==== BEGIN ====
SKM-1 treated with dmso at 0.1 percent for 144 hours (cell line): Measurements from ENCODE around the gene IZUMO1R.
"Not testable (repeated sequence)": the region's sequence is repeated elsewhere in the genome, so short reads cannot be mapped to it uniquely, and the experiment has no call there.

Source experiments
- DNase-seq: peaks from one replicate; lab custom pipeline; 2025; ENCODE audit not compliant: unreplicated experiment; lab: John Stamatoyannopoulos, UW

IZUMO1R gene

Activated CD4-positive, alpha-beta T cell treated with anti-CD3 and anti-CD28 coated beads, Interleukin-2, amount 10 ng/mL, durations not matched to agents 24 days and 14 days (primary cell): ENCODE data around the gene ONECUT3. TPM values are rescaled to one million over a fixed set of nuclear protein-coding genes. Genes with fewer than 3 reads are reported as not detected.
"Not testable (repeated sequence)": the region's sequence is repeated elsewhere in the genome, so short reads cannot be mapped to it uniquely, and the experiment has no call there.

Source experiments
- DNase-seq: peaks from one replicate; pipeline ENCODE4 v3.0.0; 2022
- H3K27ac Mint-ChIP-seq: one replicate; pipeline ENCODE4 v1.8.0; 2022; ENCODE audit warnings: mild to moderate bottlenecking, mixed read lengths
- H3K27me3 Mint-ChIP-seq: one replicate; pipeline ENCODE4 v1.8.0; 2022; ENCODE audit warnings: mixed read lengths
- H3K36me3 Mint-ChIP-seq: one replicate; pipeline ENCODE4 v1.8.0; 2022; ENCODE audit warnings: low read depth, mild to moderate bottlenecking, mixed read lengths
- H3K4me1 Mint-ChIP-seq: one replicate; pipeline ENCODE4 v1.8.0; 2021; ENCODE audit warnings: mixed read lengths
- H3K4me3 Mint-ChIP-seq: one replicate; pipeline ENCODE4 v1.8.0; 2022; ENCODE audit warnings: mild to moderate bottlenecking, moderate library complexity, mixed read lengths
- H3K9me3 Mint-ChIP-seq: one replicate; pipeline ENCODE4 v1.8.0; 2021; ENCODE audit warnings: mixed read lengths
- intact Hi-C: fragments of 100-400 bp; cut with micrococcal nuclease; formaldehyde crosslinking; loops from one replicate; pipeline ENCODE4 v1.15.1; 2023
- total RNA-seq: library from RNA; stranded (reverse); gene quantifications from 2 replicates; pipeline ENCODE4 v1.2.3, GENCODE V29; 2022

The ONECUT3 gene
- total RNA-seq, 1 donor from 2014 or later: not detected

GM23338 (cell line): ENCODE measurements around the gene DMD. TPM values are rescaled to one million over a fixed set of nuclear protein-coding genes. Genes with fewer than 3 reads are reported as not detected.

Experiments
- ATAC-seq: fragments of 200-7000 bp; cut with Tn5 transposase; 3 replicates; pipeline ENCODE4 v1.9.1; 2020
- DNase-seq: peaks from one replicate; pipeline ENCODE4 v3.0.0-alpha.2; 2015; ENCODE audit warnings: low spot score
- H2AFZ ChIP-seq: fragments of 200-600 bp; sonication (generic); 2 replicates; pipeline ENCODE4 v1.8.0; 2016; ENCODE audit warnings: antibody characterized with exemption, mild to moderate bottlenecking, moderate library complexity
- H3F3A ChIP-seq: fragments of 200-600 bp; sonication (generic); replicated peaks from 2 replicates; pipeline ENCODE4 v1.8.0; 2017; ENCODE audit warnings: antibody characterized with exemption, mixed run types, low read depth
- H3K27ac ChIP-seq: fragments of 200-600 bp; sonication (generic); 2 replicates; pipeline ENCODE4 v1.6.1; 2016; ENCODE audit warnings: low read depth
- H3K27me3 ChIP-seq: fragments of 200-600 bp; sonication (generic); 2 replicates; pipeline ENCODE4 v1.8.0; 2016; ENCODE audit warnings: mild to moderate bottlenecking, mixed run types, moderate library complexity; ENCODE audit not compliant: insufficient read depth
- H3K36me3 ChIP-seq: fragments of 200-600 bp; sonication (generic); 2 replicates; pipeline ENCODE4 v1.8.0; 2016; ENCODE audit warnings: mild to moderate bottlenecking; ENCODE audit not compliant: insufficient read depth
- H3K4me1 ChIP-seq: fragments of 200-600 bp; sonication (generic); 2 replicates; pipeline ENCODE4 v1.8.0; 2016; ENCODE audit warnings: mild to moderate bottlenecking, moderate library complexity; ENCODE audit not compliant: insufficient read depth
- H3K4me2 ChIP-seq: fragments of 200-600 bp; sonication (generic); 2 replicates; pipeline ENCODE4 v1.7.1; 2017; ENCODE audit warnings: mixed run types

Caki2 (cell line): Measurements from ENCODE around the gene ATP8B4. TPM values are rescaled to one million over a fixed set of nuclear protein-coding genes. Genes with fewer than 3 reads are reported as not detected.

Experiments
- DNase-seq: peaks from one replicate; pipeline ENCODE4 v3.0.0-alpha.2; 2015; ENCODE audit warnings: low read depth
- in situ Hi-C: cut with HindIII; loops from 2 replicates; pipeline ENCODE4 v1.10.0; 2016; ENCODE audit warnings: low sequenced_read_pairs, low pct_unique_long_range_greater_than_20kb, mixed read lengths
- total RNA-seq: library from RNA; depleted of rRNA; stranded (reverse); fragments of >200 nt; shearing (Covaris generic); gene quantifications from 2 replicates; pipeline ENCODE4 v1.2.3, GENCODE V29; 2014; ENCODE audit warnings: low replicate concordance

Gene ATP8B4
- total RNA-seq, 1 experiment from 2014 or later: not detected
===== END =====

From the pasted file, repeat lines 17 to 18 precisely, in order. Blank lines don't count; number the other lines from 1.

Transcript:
- total RNA-seq: library from RNA; stranded (reverse); gene quantifications from 2 replicates; pipeline ENCODE4 v1.2.3, GENCODE V29; 2022

The ONECUT3 gene